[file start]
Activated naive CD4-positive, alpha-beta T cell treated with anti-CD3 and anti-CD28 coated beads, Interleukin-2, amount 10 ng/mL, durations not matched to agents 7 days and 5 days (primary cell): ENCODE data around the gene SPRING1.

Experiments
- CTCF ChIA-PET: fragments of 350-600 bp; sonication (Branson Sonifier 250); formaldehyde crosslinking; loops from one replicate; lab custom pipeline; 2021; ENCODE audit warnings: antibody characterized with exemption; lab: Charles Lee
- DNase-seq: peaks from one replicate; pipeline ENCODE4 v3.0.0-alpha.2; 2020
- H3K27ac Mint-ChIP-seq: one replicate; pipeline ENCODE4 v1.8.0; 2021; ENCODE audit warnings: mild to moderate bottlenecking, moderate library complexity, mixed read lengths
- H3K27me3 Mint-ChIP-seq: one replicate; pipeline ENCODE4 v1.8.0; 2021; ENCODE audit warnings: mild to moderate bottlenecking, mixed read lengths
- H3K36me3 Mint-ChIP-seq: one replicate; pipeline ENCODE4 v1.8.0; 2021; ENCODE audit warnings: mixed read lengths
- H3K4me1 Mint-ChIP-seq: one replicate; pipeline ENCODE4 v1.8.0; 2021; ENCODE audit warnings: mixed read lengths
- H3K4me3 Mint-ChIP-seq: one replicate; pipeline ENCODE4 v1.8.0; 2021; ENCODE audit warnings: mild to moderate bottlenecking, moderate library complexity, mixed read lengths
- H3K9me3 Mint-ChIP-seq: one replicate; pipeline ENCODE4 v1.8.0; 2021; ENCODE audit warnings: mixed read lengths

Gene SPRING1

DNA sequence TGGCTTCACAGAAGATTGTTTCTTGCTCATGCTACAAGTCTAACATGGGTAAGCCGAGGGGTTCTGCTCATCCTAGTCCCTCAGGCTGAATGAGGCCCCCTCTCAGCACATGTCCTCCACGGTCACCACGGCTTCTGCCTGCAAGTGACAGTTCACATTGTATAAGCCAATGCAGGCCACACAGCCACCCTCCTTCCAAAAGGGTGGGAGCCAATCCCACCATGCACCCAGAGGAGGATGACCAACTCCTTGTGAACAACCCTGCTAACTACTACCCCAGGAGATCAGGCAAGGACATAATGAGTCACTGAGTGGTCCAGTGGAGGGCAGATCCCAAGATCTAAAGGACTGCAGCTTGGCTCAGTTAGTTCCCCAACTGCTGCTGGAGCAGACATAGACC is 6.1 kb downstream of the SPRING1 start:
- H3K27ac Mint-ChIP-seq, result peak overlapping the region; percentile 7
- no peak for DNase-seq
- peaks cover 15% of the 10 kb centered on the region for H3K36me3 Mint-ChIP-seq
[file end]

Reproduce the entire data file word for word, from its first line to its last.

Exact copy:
Activated naive CD4-positive, alpha-beta T cell treated with anti-CD3 and anti-CD28 coated beads, Interleukin-2, amount 10 ng/mL, durations not matched to agents 7 days and 5 days (primary cell): ENCODE data around the gene SPRING1.

Experiments
- CTCF ChIA-PET: fragments of 350-600 bp; sonication (Branson Sonifier 250); formaldehyde crosslinking; loops from one replicate; lab custom pipeline; 2021; ENCODE audit warnings: antibody characterized with exemption; lab: Charles Lee
- DNase-seq: peaks from one replicate; pipeline ENCODE4 v3.0.0-alpha.2; 2020
- H3K27ac Mint-ChIP-seq: one replicate; pipeline ENCODE4 v1.8.0; 2021; ENCODE audit warnings: mild to moderate bottlenecking, moderate library complexity, mixed read lengths
- H3K27me3 Mint-ChIP-seq: one replicate; pipeline ENCODE4 v1.8.0; 2021; ENCODE audit warnings: mild to moderate bottlenecking, mixed read lengths
- H3K36me3 Mint-ChIP-seq: one replicate; pipeline ENCODE4 v1.8.0; 2021; ENCODE audit warnings: mixed read lengths
- H3K4me1 Mint-ChIP-seq: one replicate; pipeline ENCODE4 v1.8.0; 2021; ENCODE audit warnings: mixed read lengths
- H3K4me3 Mint-ChIP-seq: one replicate; pipeline ENCODE4 v1.8.0; 2021; ENCODE audit warnings: mild to moderate bottlenecking, moderate library complexity, mixed read lengths
- H3K9me3 Mint-ChIP-seq: one replicate; pipeline ENCODE4 v1.8.0; 2021; ENCODE audit warnings: mixed read lengths

Gene SPRING1

DNA sequence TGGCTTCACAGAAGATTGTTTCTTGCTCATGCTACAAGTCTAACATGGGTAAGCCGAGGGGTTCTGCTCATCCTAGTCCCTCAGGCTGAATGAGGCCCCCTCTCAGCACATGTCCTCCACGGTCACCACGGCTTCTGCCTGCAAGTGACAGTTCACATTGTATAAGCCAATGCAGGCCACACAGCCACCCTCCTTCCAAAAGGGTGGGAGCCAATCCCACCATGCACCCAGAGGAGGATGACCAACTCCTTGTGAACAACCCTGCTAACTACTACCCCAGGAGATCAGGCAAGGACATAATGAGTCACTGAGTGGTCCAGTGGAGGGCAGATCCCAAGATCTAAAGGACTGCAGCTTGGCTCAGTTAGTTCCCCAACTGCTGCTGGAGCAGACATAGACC is 6.1 kb downstream of the SPRING1 start:
- H3K27ac Mint-ChIP-seq, result peak overlapping the region; percentile 7
- no peak for DNase-seq
- peaks cover 15% of the 10 kb centered on the region for H3K36me3 Mint-ChIP-seq